So how do you know when they're ready? One word: BROWN.

The flower petals need to have fallen off or shriveled and closed. The plant material around the blooms should be brown. Seeds should come off fairly easily - if you're tugging hard to remove them from the plant, wait and come back later.

Watch plants through the year to see their natural cycle - that way you'll know what dried/dead flowers look like on each plant.

Some plants take a VERY long time to produce seeds. I've been gathering seeds July - September this year. The latest flowers to go to seed are the gorgeous purple beardtongues in our yard. I had been been checking them for about six weeks before their seed pods dried! (And there are still fleshy seed pods on some of the stalks as of October 2nd.)

One more important bit: always gather seeds in DRY conditions. So never early in the morning or after a rain. You want your plant and seed material to be nice and dry. It makes it easier to gather and lessens the risk of the seeds sprouting or spoiling.

Step 4: How to Gather Seeds

Now we're going to get down to business!

I prefer to use my gardening shears to trim off wherever the seeds are. This typically entails snipping off the entire seed head or seed pods into one of the plastic bags. Taking the whole seed head/pod will ensure you don't lose a lot of seeds while trying to remove them.

This is especially important if you live somewhere like me with high winds all the dang time.

If you're gathering large amounts of one type of seed or harvesting and immediately spreading, a big deep bowl will be your best friend. In the first, second and fourth photos you can see a wildflower mixes (or just red clover) where I've left the plant material on the seeds and spread it as-is.

Step 5: What to Do After Gathering Seeds

Now I want you to bring all your seeds inside, and close or cover all containers they're in. You want to leave them overnight like that to make sure any bugs come out of the plant matter and can be let go in the morning.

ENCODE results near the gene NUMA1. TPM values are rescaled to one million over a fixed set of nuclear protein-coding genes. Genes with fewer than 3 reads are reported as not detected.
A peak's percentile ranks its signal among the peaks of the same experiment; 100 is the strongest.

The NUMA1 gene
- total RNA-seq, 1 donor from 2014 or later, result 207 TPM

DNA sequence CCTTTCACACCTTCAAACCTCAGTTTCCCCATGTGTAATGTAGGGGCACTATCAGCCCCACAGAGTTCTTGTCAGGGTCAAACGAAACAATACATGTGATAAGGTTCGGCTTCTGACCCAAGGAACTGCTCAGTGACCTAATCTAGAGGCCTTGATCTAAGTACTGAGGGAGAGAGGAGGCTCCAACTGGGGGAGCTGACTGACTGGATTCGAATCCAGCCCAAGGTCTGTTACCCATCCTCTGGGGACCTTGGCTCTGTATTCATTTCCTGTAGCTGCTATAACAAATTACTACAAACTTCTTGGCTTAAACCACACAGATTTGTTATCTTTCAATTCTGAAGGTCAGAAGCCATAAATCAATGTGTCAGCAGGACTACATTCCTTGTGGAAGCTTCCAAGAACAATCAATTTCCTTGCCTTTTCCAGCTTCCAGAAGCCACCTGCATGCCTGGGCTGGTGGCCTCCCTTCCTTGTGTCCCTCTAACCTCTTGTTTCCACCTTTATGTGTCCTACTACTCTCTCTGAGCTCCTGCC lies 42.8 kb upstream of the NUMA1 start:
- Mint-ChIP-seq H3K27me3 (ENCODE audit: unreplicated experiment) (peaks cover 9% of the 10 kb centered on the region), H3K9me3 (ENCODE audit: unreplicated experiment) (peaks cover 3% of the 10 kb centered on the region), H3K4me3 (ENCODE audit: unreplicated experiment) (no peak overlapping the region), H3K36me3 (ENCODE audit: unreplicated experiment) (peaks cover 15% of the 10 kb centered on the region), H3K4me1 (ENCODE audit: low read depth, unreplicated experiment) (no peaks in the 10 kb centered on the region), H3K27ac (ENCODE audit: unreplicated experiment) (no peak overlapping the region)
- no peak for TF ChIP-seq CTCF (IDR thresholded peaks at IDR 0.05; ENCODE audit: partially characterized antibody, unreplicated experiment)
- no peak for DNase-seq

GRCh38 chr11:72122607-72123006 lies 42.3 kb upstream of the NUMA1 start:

It is super common to find spiders, beetles, and bees in seeds I gather. They'll typically hang out on the walls and lids. In the morning, I bring any container outside that has bugs and let the bugs go.

Once the bugs are gone, I recommend leaving any containers slightly open until you remove the extra plant material from the seeds. You don't want condensation forming in the containers. :)

Step 6: How to Process Seeds

Supplies for processing seeds:

  • A metal sieve
  • A bowl the sieve fits into
  • A wooden spoon

You'll want to remove the majority of the excess plant matter from the seeds for storage.

Some seeds can be easily sorted out with your hands, but some can be a little tougher! For these, I like to pour the seed pods/heads into a metal sieve over a large bowl and use a wooden spoon to press the pods/heads into the sieve. The friction from this will remove the plant matter from the seeds, leaving the seeds at the very bottom of the sieve.

I pull the seedless plant matter out and put it in the large bowl at the bottom and keep processing!

(There are also seed sorting screens you can use for this - but they're mad expensive so I'm not doing that yet haha)

Step 7: How to Store Your Seeds

There are three major things to pay attention to when storing seeds:

  1. Temperature: Put the seeds somewhere cool - 60-70°F (16-21°C)
  2. Moisture: You don't want ANY condensation forming inside the container. If it does, open the container and continue letting the seeds dry out until they're ready to store.
  3. Light: Darkness preferred!

The amount of time you can store seeds varies from plant to plant. I would recommend using your seeds within 1-2 years for best results. I didn't store any this time because I ended up putting six liters of harvested seeds back into my yard. 😁

You can also look into cold storage if you would like to store your seeds for longer!